62. Ruiqing Li, Sen Yan, Tianwei Xue, Rongxing Qiu, Yin Li, Wenli Hao, Guangkuo Xu, Yanliang Wang, Yanzhen Hong, Yuzhong Su, Hongtao Wang, Shuliang Yang, Li Peng, Jun Li. A MOF/poly(thioctic acid) composite for enhanced gold extraction from water matrices. Nano Research 2024, 17 (1) , 382-389. https://doi.org/10.1007/s12274-023-6077-0
  63. Julian F. Highmoore, Lasith S. Kariyawasam, Scott R. Trenor, Ying Yang. Design of depolymerizable polymers toward a circular economy. Green Chemistry 2024, 540 https://doi.org/10.1039/D3GC04215D
  64. Song Chen, Xinyu Chen, Kaiying Luo, Wenwei Yang, Xueling Yan, Lan Liu. Thermo-growing ion clusters enabled healing strengthening and tough adhesion for highly reliable skin electronics. Materials Horizons 2024, 24 https://doi.org/10.1039/D3MH01975F
  65. Leilei Wu, Xueming Bao, Zirong Li, Yuanyuan Yu, Ying Liu, Bo Xu, Man Zhou, Qiang Wang, Ping Wang. Rapid photothermal antibacterial and antifungal textiles through dynamic disulfide bond-assisted in-situ deposition of SeNPs. Chemical Engineering Journal 2024, 479 , 147772. https://doi.org/10.1016/j.cej.2023.147772
  66. Ying Zhang, Chenxiao Zhou, Lizhi Lin, Fengtao Pei, Mengqi Xiao, Xiaoyan Yang, Guizhou Yuan, Cheng Zhu, Yu Chen, Qi Chen. Gelation of Hole Transport Layer to Improve the Stability of Perovskite Solar Cells. Nano-Micro Letters 2023, 15 (1) https://doi.org/10.1007/s40820-023-01145-y
  67. Xinyue Wang, Qiang Wang, Ping Wang, Man Zhou, Bo Xu, Ying Liu, Yuanyuan Yu. A soft multifunctional film from chitosan modified with disulfide bond cross-links and prepared by a simple method. International Journal of Biological Macromolecules 2023, 253 , 126774. https://doi.org/10.1016/j.ijbiomac.2023.126774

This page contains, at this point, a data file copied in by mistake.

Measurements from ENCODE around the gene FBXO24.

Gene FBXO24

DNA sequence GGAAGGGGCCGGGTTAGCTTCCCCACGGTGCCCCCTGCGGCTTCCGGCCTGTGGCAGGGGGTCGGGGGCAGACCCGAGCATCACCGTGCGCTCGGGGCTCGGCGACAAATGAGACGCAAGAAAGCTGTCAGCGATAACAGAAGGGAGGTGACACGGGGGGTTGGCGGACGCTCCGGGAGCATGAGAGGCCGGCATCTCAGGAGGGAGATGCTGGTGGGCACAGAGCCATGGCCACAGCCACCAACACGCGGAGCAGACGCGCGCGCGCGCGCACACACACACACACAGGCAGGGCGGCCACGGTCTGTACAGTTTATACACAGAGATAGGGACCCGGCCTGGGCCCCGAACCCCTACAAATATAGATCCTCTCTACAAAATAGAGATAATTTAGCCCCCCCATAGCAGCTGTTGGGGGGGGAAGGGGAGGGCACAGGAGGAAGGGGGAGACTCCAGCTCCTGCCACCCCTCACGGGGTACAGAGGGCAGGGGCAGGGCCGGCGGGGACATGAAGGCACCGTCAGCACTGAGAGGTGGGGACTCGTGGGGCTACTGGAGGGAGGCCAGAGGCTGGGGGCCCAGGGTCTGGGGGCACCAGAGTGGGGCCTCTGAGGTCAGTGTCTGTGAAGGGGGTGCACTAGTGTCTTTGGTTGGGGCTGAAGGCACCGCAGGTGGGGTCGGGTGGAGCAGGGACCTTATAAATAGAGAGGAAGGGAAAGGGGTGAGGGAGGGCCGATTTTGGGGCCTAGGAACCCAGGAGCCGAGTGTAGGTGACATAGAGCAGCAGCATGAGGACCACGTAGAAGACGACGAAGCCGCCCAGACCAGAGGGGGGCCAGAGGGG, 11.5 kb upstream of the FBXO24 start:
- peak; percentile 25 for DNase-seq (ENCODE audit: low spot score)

68. Jing Sun, Haonan He, Kelu Zhao, Wenhao Cheng, Yuanxin Li, Peng Zhang, Sikang Wan, Yawei Liu, Mengyao Wang, Ming Li, Zheng Wei, Bo Li, Yi Zhang, Cong Li, Yao Sun, Jianlei Shen, Jingjing Li, Fan Wang, Chao Ma, Yang Tian, Juanjuan Su, Dong Chen, Chunhai Fan, Hongjie Zhang, Kai Liu. Protein fibers with self-recoverable mechanical properties via dynamic imine chemistry. Nature Communications 2023, 14 (1) https://doi.org/10.1038/s41467-023-41084-1
  69. Chunyan Cui, Li Mei, Danyang Wang, Pengfei Jia, Qihui Zhou, Wenguang Liu. A self-stabilized and water-responsive deliverable coenzyme-based polymer binary elastomer adhesive patch for treating oral ulcer. Nature Communications 2023, 14 (1) https://doi.org/10.1038/s41467-023-43571-x
  70. Chunyan Cui, Yage Sun, Xiongfeng Nie, Xuxuan Yang, Fushuo Wang, Wenguang Liu. A Coenzyme‐Based Deep Eutectic Supramolecular Polymer Bioadhesive. Advanced Functional Materials 2023, 33 (49) https://doi.org/10.1002/adfm.202307543
  71. Boyan Du, Yongbin Wu, Shifu Lu, Ziqi Yang, Siya Huang. Spider‐Silk‐Inspired Heterogeneous Supramolecular Network with Strain‐Stiffening, High Damping Capacity, and Supercontraction. Advanced Functional Materials 2023, 33 (50) https://doi.org/10.1002/adfm.202306071
  72. Li-Wei Liu, Zheng-Hao Ding, Gang-Gang Ren, Guang-Di Wang, Xin Pan, Guo-Hai Wei, Xiang Zhou, Zhi-Bing Wu, Zhi-Chao Jin, Yonggui Robin Chi, Song Yang. Inorganic Nanoparticles–Driven Self–Assembly of natural small molecules in water for constructing multifunctional nanocapsules against plant diseases. Chemical Engineering Journal 2023, 475 , 146041. https://doi.org/10.1016/j.cej.2023.146041
  73. Guohong Yao, Fenfang Li, Shengyi Dong. Solvent-free bulk soft material with low-temperature tolerance: Transparency, flexibility, stretchability, and adhesion. Chemical Engineering Science 2023, 281 , 119164. https://doi.org/10.1016/j.ces.2023.119164
  74. Liqiang Li, Xiaotong Peng, Di Zhu, Jing Zhang, Pu Xiao. Recent Progress in Polymers with Dynamic Covalent Bonds. Macromolecular Chemistry and Physics 2023, 224 (20) https://doi.org/10.1002/macp.202300224
  75. Jianhua Liu, Xiaolin Li, Kangbo Chen, Yaping Li, ShuaiShuai Feng, Peipei Su, Yang Zou, Yi Li, Wei Wang. Super Adhesive Fluorescent Materials for Encrypted Messages, Underwater Leak Repair, and Their Potential Application in Fluorescent Tattoos. Macromolecular Rapid Communications 2023, 44 (19) https://doi.org/10.1002/marc.202300282